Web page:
Black Portuguese millipedes are mostly active at night and most problematic to emerging crop seedlings. Inspect crops during the establishment period. During hot dry weather, they hide in the soil. Rainfall often stimulates activity of black Portuguese millipedes. During the day, it is best to search under rocks, stubble residue, wood, or to dig up the soil with a spade. Refuge traps such as carpet squares, tiles or pot plant bases can be used to detect millipedes.
Economic thresholds Top
There have been no thresholds developed for black Portuguese millipedes.
Management options Top
The parasitic nematode Rhabditis necromena was released in 1988 to parts of South Australia to provide biological control. The pest status of the black Portuguese millipede has decreased in many areas in South Australia since that time, however it is unclear how widely the nematode has spread. Natural predators such as spiders, beetles and scorpions are known to feed on millipedes.
It is believed black Portuguese millipede numbers have increased in recent years due to increased stubble retention, which provides them with a favourable habitat. Removal of trash is an effective management strategy. Burning stubbles in paddocks known to harbor millipedes has been shown to give satisfactory control. Early sowing of high-vigour crop varieties at a higher seeding rate should help compensate for loss of seedlings.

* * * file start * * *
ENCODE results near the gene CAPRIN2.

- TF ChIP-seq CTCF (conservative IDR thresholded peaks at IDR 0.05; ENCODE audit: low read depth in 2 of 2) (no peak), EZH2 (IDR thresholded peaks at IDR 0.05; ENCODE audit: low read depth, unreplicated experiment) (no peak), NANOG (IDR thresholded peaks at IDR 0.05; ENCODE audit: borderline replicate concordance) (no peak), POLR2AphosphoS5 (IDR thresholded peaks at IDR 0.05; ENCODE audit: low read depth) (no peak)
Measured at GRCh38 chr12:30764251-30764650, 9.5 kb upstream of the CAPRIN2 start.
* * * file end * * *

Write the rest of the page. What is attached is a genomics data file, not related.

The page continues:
There are currently no insecticides registered against black Portuguese millipedes in broadacre crops.
References/Further Reading Top
Bailey P. 2004. Portuguese Millipedes Fact Sheet. South Australia Research and Development Institute (SARDI).
Baker GH. 1978. The population dynamics of the Portuguese Millipede Ommatoiulis moreletii (Diplopoda: Iulidae). Journal of Zoology 186: 229-242.
GRDC. 2013. Black Portuguese Millipedes & Slaters Fact Sheet.
SARDI Entomology. 2010. Portuguese Millipedes Fact Sheet. FS 03/10. South Australia Research and Development Institute (SARDI).
Widmer M. 2003. Portuguese millipedes (Ommatoiulus moreletii). Department of Agriculture and Food Western Australia. https://www.agric.wa.gov.au/pest-insects/portuguese-millipedes
This article was compiled by Paul Umina (cesar) and Bill Kimber (SARDI).
|August 2015||1.0||Paul Umina (cesar) and Bill Kimber (SARDI)||Garry McDonald (cesar) and Alana Govender (cesar)|